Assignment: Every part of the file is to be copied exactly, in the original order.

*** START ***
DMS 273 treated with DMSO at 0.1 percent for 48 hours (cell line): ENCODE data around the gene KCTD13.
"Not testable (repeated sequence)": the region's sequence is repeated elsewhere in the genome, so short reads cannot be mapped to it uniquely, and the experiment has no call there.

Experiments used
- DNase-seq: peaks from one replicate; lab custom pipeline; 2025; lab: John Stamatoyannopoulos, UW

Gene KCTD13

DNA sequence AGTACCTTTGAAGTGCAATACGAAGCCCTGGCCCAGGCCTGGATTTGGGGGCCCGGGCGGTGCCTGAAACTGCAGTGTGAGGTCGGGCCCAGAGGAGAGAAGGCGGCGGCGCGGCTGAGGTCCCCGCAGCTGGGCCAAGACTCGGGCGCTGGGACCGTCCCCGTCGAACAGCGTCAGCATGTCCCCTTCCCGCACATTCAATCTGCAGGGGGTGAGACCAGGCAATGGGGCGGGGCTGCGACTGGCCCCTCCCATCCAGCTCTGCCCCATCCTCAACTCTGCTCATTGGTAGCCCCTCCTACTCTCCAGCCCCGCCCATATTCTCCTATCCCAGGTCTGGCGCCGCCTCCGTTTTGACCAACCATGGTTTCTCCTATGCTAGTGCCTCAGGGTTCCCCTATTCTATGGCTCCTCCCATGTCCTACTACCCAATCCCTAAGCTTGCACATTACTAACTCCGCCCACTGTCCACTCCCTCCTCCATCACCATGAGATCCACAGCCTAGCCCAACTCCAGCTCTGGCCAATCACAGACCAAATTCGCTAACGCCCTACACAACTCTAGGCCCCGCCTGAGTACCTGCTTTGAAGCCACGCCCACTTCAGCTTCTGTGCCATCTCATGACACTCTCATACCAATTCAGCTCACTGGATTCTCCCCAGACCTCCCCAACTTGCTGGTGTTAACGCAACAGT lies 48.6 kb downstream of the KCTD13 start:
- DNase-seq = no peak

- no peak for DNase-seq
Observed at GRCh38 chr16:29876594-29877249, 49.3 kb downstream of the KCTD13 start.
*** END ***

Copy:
DMS 273 treated with DMSO at 0.1 percent for 48 hours (cell line): ENCODE data around the gene KCTD13.
"Not testable (repeated sequence)": the region's sequence is repeated elsewhere in the genome, so short reads cannot be mapped to it uniquely, and the experiment has no call there.

Experiments used
- DNase-seq: peaks from one replicate; lab custom pipeline; 2025; lab: John Stamatoyannopoulos, UW

Gene KCTD13

DNA sequence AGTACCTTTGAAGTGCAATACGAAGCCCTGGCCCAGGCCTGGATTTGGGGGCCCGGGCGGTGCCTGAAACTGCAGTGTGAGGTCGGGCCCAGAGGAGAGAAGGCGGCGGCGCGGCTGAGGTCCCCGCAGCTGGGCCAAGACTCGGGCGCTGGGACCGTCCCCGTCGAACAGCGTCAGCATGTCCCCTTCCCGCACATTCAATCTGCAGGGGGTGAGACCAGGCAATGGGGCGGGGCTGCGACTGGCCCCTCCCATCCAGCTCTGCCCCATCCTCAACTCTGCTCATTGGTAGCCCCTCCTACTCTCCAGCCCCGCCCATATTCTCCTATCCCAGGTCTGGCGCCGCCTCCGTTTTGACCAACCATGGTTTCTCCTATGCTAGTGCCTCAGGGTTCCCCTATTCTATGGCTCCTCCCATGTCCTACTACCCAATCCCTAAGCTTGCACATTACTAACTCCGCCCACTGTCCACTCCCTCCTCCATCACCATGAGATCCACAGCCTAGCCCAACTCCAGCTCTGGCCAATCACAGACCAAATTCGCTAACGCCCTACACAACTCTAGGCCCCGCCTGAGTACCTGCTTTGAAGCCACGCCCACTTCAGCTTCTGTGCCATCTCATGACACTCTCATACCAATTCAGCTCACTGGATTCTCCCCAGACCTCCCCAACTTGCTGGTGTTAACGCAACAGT lies 48.6 kb downstream of the KCTD13 start:
- DNase-seq = no peak

- no peak for DNase-seq
Observed at GRCh38 chr16:29876594-29877249, 49.3 kb downstream of the KCTD13 start.